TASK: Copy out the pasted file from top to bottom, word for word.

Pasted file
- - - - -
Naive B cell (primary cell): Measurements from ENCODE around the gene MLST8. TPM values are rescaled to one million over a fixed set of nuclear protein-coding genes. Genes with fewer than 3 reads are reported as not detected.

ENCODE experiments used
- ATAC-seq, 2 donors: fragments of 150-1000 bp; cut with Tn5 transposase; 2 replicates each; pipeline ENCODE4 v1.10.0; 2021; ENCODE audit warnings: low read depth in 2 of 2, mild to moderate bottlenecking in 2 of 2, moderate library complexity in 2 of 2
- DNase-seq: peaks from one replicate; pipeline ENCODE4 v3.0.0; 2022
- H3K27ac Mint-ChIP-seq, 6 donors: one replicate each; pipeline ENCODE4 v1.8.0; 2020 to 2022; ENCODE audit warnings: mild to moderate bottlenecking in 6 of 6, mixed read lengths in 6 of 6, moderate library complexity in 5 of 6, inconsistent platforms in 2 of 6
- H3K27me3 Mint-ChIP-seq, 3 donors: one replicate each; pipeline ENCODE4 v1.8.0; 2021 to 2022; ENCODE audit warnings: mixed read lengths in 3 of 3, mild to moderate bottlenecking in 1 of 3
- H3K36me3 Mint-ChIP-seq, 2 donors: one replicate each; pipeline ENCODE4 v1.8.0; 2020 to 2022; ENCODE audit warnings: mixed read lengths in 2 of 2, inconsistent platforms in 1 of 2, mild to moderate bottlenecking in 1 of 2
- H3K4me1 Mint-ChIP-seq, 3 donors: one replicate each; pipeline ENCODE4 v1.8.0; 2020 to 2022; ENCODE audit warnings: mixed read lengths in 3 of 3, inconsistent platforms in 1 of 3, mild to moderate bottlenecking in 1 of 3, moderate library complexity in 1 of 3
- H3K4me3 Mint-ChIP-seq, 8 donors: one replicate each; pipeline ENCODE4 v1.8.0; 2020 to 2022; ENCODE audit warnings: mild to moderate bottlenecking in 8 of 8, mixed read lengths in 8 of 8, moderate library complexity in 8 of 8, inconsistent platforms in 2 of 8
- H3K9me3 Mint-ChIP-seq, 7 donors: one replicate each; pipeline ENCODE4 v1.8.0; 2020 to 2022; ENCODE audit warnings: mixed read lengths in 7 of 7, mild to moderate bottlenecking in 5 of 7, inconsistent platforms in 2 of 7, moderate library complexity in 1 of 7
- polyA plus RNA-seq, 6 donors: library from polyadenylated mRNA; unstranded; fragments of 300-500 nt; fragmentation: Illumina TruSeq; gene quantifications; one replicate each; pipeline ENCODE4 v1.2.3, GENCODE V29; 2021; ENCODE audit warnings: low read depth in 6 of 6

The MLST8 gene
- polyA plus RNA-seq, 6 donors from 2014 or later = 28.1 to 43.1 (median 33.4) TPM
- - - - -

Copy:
Naive B cell (primary cell): Measurements from ENCODE around the gene MLST8. TPM values are rescaled to one million over a fixed set of nuclear protein-coding genes. Genes with fewer than 3 reads are reported as not detected.

ENCODE experiments used
- ATAC-seq, 2 donors: fragments of 150-1000 bp; cut with Tn5 transposase; 2 replicates each; pipeline ENCODE4 v1.10.0; 2021; ENCODE audit warnings: low read depth in 2 of 2, mild to moderate bottlenecking in 2 of 2, moderate library complexity in 2 of 2
- DNase-seq: peaks from one replicate; pipeline ENCODE4 v3.0.0; 2022
- H3K27ac Mint-ChIP-seq, 6 donors: one replicate each; pipeline ENCODE4 v1.8.0; 2020 to 2022; ENCODE audit warnings: mild to moderate bottlenecking in 6 of 6, mixed read lengths in 6 of 6, moderate library complexity in 5 of 6, inconsistent platforms in 2 of 6
- H3K27me3 Mint-ChIP-seq, 3 donors: one replicate each; pipeline ENCODE4 v1.8.0; 2021 to 2022; ENCODE audit warnings: mixed read lengths in 3 of 3, mild to moderate bottlenecking in 1 of 3
- H3K36me3 Mint-ChIP-seq, 2 donors: one replicate each; pipeline ENCODE4 v1.8.0; 2020 to 2022; ENCODE audit warnings: mixed read lengths in 2 of 2, inconsistent platforms in 1 of 2, mild to moderate bottlenecking in 1 of 2
- H3K4me1 Mint-ChIP-seq, 3 donors: one replicate each; pipeline ENCODE4 v1.8.0; 2020 to 2022; ENCODE audit warnings: mixed read lengths in 3 of 3, inconsistent platforms in 1 of 3, mild to moderate bottlenecking in 1 of 3, moderate library complexity in 1 of 3
- H3K4me3 Mint-ChIP-seq, 8 donors: one replicate each; pipeline ENCODE4 v1.8.0; 2020 to 2022; ENCODE audit warnings: mild to moderate bottlenecking in 8 of 8, mixed read lengths in 8 of 8, moderate library complexity in 8 of 8, inconsistent platforms in 2 of 8
- H3K9me3 Mint-ChIP-seq, 7 donors: one replicate each; pipeline ENCODE4 v1.8.0; 2020 to 2022; ENCODE audit warnings: mixed read lengths in 7 of 7, mild to moderate bottlenecking in 5 of 7, inconsistent platforms in 2 of 7, moderate library complexity in 1 of 7
- polyA plus RNA-seq, 6 donors: library from polyadenylated mRNA; unstranded; fragments of 300-500 nt; fragmentation: Illumina TruSeq; gene quantifications; one replicate each; pipeline ENCODE4 v1.2.3, GENCODE V29; 2021; ENCODE audit warnings: low read depth in 6 of 6

The MLST8 gene
- polyA plus RNA-seq, 6 donors from 2014 or later = 28.1 to 43.1 (median 33.4) TPM